With his words, Elihu wants to take away from the friends the thought that they reacted very wisely to Job (verse 13). It is as if they are now sitting with Job as if they are unhappy, looking sullenly because Job has so stubbornly ignored their wise words. But they should not imagine anything. Only God can tell him why all this has happened to him, for He “will rout him”, that is what these disasters have brought upon him. No man has done this and therefore no man can claim with certainty that he knows why God has done this.
14 - 22 Why He Must Speak
14 “For he has not arranged [his] words against me,
Nor will I reply to him with your arguments.
15 “They are dismayed, they no longer answer;
Words have failed them.
16 “Shall I wait, because they do not speak,
Because they stop [and] no longer answer?
17 “I too will answer my share,
I also will tell my opinion.
18 “For I am full of words;
The spirit within me constrains me.
19 “Behold, my belly is like unvented wine,
Like new wineskins it is about to burst.
20 “Let me speak that I may get relief;
Let me open my lips and answer.
21 “Let me now be partial to no one,
Nor flatter [any] man.
22 “For I do not know how to flatter,
[Else] my Maker would soon take me away.
Job did not speak to Elihu, nor challenge him as he did his three friends (verse 14). Elihu does not respond from personal agitation, as the friends did. Job cannot accuse him of partiality. Elihu will speak to Job in a different way, not with unfounded, vehement accusations, but with the words of God.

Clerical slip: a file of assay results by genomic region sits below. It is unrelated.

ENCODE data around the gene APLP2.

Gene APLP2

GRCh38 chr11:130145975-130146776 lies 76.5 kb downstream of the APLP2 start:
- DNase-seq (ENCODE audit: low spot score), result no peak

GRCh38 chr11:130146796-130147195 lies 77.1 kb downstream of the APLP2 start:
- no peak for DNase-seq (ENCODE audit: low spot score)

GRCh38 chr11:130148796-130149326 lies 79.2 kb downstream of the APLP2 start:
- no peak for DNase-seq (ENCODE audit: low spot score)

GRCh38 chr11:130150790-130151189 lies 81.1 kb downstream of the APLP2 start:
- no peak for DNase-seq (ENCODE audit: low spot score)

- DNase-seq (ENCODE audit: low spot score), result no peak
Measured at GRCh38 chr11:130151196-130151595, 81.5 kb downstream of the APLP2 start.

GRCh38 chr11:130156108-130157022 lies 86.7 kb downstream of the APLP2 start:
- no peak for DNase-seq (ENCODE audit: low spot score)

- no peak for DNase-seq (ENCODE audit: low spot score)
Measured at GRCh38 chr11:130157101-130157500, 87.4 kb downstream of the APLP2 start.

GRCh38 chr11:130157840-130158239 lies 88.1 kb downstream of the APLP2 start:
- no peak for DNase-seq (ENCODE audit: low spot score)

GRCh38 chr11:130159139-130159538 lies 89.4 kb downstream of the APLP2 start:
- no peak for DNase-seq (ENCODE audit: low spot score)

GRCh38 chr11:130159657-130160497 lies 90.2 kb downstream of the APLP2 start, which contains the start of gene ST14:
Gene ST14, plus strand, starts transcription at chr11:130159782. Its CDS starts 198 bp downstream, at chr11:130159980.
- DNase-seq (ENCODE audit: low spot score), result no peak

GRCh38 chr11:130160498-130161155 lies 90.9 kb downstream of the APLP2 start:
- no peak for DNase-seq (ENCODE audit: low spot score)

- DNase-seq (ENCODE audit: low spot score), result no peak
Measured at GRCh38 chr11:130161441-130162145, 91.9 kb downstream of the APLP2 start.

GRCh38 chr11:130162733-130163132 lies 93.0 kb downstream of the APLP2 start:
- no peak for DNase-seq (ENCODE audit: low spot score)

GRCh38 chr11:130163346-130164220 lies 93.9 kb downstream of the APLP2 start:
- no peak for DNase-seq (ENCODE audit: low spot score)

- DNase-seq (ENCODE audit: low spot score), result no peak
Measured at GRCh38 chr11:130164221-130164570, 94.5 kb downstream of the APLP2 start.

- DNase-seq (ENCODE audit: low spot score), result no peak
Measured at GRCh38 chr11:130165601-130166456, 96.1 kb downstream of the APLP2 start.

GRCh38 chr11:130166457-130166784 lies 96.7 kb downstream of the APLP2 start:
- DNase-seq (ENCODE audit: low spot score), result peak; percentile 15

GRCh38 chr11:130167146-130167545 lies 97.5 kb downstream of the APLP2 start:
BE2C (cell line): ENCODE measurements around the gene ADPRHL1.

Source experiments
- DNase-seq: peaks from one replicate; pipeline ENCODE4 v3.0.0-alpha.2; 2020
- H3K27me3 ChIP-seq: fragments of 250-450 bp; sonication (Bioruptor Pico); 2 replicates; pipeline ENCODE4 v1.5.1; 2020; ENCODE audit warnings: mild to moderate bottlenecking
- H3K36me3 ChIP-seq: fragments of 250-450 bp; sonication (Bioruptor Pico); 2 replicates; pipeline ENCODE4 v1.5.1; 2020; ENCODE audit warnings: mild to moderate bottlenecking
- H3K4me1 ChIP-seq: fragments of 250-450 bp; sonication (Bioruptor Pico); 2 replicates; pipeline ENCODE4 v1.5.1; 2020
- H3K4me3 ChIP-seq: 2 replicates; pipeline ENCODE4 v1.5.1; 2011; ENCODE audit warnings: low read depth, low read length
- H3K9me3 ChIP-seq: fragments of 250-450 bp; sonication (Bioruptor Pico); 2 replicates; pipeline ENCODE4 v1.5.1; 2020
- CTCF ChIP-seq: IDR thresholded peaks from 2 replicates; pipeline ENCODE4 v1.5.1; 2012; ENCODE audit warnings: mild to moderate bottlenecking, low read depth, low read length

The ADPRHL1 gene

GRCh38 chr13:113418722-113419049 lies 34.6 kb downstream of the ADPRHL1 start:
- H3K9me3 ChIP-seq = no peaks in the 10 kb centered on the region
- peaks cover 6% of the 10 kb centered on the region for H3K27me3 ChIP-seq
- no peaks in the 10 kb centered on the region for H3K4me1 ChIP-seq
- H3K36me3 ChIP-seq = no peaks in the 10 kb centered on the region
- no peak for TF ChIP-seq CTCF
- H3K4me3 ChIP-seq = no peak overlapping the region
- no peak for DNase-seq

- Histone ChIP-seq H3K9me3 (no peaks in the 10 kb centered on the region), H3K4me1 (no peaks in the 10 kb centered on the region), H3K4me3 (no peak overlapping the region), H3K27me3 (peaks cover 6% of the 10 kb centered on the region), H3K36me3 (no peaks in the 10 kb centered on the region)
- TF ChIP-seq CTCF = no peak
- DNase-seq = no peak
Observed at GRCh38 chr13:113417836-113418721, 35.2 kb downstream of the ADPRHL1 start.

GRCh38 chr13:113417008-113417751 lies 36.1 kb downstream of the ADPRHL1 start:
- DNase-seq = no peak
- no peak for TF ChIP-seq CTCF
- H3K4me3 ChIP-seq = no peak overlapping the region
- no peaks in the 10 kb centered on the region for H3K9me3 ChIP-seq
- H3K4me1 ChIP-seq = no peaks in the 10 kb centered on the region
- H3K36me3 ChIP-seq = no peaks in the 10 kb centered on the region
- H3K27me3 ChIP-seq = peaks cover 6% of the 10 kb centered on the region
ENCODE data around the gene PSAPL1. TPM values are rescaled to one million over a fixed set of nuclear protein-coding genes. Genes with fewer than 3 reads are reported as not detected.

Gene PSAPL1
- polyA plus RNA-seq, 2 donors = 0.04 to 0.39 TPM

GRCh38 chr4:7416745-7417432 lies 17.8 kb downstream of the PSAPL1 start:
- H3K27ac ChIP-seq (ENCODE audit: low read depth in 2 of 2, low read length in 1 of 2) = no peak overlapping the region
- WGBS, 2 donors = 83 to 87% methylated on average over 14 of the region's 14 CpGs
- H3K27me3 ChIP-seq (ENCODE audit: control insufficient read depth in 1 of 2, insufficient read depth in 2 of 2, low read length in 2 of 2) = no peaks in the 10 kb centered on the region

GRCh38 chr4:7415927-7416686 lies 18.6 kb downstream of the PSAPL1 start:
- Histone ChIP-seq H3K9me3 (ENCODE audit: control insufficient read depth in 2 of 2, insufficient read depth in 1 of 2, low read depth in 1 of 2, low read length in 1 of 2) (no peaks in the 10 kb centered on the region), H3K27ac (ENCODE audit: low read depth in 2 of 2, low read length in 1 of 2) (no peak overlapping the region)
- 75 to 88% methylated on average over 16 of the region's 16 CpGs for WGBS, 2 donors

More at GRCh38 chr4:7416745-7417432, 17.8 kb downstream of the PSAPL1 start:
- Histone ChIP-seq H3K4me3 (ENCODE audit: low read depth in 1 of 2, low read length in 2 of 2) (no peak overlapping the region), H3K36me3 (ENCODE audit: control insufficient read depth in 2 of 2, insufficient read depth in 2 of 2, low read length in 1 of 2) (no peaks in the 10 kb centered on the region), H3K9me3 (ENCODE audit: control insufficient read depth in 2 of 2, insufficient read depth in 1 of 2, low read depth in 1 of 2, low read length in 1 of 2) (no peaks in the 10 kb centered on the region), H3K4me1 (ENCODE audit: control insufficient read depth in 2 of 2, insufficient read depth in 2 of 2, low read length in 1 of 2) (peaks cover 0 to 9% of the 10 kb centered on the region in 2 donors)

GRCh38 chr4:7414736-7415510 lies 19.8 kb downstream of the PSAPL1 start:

The friends look “dismayed” (verse 15). They look like people who marvel at the despicable rejection of their so well-intentioned advice. Their mouths fall open with amazement, and they can no longer utter a word. They are defeated. They also know nothing more to say. Their words have failed them, because they can’t think of any more. Full of fire, they had begun to express their opinions. They were going to convince Job. But gradually the fire disappeared from their speeches until they finally came to a complete standstill.
Elihu waited for a reaction, but they didn’t make themselves heard anymore (verse 16). Shrouded in silence they stand there. They stop, literally they stand. They can’t move anymore, but they can’t leave either. They look like statues, without strength to move, paralyzed as it were by the awareness of their defeat.
Elihu has clearly shown that the friends have failed in their approach to Job. This clears the way for him to respond to Job in turn and tell his feelings, his opinion, about him (verse 17). Elihu says this not in pride and with contempt for their failure. He does not speak before his turn and only speaks when the others really cannot say anything anymore.